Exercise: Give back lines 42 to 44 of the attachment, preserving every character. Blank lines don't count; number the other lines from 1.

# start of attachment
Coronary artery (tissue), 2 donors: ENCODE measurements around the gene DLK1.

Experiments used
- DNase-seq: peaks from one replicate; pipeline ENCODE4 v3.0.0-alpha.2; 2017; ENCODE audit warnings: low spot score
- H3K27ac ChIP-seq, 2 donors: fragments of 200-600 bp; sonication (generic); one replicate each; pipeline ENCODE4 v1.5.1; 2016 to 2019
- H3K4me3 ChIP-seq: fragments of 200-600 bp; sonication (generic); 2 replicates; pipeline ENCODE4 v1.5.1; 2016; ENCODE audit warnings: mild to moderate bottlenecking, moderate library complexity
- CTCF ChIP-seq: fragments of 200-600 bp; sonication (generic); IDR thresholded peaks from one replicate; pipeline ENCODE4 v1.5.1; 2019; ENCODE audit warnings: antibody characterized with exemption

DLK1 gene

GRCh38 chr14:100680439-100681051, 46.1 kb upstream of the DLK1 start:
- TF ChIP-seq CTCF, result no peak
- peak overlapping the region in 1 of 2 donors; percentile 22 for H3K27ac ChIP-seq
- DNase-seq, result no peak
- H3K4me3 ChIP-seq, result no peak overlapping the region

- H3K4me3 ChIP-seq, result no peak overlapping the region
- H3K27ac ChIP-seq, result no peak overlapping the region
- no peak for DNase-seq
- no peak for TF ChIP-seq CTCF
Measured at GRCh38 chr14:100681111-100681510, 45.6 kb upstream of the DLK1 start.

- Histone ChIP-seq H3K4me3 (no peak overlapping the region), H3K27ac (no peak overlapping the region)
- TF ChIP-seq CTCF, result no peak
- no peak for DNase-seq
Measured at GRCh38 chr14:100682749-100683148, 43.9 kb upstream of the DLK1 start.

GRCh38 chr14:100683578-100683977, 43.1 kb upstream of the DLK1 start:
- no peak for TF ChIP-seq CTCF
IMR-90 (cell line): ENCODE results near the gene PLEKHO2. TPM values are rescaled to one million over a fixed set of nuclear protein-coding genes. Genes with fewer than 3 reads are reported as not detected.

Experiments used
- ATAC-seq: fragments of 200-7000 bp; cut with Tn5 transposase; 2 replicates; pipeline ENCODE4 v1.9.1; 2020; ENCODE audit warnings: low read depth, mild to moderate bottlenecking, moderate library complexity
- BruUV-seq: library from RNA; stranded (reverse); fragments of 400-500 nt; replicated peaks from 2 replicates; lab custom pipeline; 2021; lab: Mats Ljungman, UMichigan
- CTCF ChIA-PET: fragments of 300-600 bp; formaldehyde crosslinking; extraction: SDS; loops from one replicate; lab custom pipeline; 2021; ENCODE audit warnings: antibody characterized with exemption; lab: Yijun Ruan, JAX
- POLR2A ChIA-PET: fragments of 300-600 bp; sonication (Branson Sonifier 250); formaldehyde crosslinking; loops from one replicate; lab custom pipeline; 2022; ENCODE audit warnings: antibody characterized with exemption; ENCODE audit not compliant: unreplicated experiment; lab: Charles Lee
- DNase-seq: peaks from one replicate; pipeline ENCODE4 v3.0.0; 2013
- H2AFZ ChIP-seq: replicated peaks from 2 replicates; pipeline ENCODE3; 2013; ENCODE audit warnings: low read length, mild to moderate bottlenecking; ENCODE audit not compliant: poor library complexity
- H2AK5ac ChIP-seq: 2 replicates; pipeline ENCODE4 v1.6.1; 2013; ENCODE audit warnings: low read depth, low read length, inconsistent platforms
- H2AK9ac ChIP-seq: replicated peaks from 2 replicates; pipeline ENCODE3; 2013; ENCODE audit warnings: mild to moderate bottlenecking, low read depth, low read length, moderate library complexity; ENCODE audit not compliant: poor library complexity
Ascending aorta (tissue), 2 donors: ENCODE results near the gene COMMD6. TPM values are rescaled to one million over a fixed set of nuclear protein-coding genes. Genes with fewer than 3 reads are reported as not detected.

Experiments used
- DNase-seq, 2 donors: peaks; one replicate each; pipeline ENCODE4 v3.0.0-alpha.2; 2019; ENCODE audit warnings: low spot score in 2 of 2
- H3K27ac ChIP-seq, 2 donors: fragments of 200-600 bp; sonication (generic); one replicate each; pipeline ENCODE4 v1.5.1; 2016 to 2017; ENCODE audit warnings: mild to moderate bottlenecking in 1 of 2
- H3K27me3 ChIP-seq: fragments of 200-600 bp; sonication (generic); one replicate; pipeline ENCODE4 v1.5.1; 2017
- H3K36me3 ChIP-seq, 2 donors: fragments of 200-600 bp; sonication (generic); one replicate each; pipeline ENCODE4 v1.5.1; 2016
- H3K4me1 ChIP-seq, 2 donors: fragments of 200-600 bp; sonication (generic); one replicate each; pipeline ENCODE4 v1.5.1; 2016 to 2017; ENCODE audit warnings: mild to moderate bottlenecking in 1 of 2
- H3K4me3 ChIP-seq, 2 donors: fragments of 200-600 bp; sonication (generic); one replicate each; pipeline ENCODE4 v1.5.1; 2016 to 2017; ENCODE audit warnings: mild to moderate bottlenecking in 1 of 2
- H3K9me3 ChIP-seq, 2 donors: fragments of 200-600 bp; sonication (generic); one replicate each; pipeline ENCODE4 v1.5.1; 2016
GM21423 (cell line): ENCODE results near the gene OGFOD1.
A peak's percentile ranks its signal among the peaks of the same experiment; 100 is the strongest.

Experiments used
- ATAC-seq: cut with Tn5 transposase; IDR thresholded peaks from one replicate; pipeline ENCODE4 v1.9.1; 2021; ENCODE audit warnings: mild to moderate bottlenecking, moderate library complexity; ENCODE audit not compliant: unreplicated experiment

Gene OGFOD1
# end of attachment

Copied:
- H3K9me3 ChIP-seq, 2 donors: fragments of 200-600 bp; sonication (generic); one replicate each; pipeline ENCODE4 v1.5.1; 2016
GM21423 (cell line): ENCODE results near the gene OGFOD1.
A peak's percentile ranks its signal among the peaks of the same experiment; 100 is the strongest.